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I have tried this with a few classes now and it has worked well every time. It goes most smoothly when the class size is 20 or more. Though I did try it one day when lots of students were at a field trip and I only had seven learners. That still worked but it was a little harder for students to begin and end questions at the same time as others. it devolved into mixed group work instead.

One time I tried this in my class that has a wheelchair student. This also worked smoothy. I positioned her in a place where she wouldn’t be bumped by others walking by. From time to time I prompted students to go over to her since she can’t come to them.

Some tips for myself and others to make this work well:

  1. A class size of 20 or more works best.
  2. It works best if you have enough tables to have at least two empty tables at the start for the first students who finish and find new partners to move to.
  3. Having three questions on each table means students can sit down at the same table a second or third time with different partners and solve different questions.
  4. Make sure the questions are numbered (or lettered) and students write these down as they solve. Then sharing the answers becomes easy.
  5. Mixed revision from several units of study can be done this way. Just mix up the questions around the room.

Do you have ideas about helping students collaborate in math(s) class?


Collaborative Talking in Math Class

For the next eight weeks I am participating in Exploring the MathTwitterBlogosphere, a project designed to help math teachers meet others in the cyber community we call home. (It is still a good time to join in, if you haven’t yet.)

Mission 1 is to write about what makes my classroom my very own. One thing I prize and make sure I develop in my students is their ability to communicate with each other about their math. I have been doing more and more discussion-based activities in lessons. I want them to talk about their conjectures and developing ideas. It is rare that my students are sitting in silence. They are usually discussing with the person next to them. Often they are moving around the room, talking to others. Even when we are doing “boring” practice questions they are talking.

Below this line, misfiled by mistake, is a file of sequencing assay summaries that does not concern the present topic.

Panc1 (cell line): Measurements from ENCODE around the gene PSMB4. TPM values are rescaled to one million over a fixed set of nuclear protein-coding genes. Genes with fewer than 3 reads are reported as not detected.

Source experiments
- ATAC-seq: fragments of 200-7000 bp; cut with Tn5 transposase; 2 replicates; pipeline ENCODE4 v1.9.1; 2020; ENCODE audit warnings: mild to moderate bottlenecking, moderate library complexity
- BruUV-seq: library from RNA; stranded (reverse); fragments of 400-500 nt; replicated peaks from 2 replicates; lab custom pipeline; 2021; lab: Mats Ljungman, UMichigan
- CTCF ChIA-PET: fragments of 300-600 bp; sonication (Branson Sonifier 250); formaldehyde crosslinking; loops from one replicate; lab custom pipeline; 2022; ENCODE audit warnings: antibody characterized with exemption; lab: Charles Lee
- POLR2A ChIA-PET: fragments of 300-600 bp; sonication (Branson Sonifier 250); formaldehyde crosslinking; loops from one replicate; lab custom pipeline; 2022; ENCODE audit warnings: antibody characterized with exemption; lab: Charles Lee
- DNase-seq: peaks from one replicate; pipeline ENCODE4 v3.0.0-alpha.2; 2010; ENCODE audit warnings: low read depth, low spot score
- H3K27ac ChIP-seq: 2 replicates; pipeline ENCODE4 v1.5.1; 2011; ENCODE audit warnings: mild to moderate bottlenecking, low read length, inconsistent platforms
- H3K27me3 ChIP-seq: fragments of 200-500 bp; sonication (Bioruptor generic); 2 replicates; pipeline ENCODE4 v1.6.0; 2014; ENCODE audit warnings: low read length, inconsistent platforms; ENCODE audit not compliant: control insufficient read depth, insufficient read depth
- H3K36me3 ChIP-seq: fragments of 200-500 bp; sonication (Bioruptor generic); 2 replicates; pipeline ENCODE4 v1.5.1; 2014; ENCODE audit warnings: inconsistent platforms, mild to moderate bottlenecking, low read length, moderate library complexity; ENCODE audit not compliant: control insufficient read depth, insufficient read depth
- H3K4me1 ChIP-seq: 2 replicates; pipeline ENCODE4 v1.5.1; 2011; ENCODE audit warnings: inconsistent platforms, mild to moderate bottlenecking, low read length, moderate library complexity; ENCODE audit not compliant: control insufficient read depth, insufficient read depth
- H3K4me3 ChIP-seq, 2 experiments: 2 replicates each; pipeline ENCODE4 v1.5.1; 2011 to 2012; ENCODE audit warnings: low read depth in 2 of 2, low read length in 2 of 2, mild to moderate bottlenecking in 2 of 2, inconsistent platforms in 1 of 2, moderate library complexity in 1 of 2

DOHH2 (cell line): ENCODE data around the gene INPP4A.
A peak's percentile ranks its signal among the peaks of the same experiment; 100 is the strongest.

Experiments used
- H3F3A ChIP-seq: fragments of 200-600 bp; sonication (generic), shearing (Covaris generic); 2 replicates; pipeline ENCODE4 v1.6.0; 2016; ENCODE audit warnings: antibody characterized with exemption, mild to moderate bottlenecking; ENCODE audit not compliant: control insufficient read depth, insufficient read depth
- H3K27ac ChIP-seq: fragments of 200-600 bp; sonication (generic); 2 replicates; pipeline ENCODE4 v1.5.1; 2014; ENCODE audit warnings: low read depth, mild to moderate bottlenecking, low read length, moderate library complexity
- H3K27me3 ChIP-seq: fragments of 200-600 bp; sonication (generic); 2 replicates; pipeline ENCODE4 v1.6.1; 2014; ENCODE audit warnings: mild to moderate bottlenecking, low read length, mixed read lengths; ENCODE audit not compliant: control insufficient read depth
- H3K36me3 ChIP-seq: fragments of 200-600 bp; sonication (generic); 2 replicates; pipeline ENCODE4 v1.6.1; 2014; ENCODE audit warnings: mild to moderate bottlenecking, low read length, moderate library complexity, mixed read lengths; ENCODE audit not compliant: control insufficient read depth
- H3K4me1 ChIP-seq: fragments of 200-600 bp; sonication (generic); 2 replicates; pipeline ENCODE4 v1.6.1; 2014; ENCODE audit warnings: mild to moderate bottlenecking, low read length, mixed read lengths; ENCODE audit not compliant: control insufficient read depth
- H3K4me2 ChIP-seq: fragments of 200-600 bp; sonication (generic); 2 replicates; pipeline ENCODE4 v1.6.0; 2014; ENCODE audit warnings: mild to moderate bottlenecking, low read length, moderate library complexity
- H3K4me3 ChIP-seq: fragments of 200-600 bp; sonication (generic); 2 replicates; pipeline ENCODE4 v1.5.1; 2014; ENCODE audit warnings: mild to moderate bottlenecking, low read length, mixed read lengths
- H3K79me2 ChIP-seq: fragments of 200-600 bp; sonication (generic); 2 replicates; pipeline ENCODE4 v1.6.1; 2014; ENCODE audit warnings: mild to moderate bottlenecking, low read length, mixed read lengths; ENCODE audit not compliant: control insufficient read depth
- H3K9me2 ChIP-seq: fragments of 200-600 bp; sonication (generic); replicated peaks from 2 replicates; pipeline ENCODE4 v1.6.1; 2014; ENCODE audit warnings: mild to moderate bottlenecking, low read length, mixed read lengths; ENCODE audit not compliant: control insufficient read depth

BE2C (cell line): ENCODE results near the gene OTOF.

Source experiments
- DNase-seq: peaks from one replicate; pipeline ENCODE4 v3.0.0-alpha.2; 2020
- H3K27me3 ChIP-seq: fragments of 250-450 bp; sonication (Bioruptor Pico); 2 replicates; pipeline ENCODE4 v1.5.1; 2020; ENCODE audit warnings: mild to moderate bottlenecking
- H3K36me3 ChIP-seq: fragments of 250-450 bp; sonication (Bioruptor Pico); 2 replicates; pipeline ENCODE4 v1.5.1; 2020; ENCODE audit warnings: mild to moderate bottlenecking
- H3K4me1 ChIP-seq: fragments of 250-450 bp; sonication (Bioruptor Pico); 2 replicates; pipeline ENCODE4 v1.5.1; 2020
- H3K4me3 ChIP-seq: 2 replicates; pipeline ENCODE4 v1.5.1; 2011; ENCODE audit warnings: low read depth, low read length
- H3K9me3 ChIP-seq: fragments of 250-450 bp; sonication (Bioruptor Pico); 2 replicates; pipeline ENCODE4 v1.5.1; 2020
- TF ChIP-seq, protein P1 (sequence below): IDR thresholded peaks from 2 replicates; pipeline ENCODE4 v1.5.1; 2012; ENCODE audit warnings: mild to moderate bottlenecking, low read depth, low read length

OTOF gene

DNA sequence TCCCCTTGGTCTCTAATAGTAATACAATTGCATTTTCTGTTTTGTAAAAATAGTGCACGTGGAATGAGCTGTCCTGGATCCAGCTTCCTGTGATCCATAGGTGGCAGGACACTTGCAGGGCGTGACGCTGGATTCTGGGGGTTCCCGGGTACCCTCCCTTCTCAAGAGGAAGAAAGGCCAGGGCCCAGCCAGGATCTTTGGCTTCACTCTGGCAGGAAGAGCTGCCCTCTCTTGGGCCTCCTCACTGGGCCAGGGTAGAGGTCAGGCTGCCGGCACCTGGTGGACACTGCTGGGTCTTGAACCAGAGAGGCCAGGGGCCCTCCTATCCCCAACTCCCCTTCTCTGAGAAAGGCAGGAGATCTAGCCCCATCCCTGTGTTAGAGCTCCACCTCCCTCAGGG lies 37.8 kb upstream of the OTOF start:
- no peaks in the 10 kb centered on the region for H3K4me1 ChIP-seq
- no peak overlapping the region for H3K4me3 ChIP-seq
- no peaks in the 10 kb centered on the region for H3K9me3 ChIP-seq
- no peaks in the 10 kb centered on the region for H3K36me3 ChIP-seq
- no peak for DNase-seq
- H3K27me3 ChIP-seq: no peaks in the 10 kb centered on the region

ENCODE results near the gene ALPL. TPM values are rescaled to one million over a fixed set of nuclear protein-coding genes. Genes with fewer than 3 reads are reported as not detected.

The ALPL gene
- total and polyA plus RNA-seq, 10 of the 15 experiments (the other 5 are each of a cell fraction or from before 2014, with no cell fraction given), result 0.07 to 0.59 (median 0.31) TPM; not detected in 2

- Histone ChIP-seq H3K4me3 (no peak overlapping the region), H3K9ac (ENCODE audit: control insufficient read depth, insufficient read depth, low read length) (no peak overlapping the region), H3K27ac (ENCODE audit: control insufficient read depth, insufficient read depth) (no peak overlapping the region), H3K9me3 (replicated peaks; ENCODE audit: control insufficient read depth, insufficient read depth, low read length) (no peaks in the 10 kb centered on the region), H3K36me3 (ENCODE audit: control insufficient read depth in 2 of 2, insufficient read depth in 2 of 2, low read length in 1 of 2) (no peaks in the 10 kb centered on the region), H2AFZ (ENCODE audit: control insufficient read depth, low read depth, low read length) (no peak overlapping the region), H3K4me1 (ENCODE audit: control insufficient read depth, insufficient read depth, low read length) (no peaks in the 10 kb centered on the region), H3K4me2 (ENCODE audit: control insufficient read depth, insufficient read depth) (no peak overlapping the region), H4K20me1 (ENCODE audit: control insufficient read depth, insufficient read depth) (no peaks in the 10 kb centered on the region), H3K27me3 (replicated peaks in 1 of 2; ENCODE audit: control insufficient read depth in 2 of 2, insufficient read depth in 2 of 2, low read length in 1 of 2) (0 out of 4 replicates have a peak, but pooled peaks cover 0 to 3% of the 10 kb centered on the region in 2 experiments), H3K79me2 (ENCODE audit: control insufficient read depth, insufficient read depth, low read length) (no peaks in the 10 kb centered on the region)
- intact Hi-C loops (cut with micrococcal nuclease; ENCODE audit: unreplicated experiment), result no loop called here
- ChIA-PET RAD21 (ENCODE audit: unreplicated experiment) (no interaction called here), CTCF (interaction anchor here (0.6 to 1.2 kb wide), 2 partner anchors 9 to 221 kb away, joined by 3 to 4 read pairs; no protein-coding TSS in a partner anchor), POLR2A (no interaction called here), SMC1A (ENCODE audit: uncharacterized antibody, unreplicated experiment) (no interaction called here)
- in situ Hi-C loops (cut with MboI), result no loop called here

umar remi probability never sometimes always true

Here two grade 12 students are discussing probability statements that may be never true, sometimes true, or always true. They had to go meet as many others as they can, discussing the statements on their cards, and each time trading cards. Then they go off and meet another person. (This is a quiz-quiz-trade activity.)

To help students communicate with each other, I have mini whiteboards (MWBs) and pens on each group of tables. Students love using them because they can quickly explain their thinking. They feel more free to make mistakes on the MWBs and to help and comment on each other’s work. Since having them always available, I have noticed a big increase in how much students help each other and talk about their thinking.

With the MWBs it is also easy to share the thinking of one or two students with the rest of the class. In another probability lesson, I asked students to visualize and then draw what they thought a certain probability distribution would look like. Then I brought six of the MWBs up to the front to discuss with the class their common and distinctive features. In the end, our discussion focused on just two of the graphs made by students.

fibber's game probability distributions

All this constant discussion helps my students clarify and solidify their developing ideas. This makes my classroom unmistakably mine.

What makes your classroom unique?

Better Group Work

I just finished reading an article called “When Smart Groups Fail” (Barron, 2003). It’s a study of groups of three sixth graders solving maths problems. Barron divides the groups into less successful and more successful at solving the problems and then analyses what features of their group work were significant.

Surprisingly to me, the success of a group of students was not influenced by:

  • the amount of talk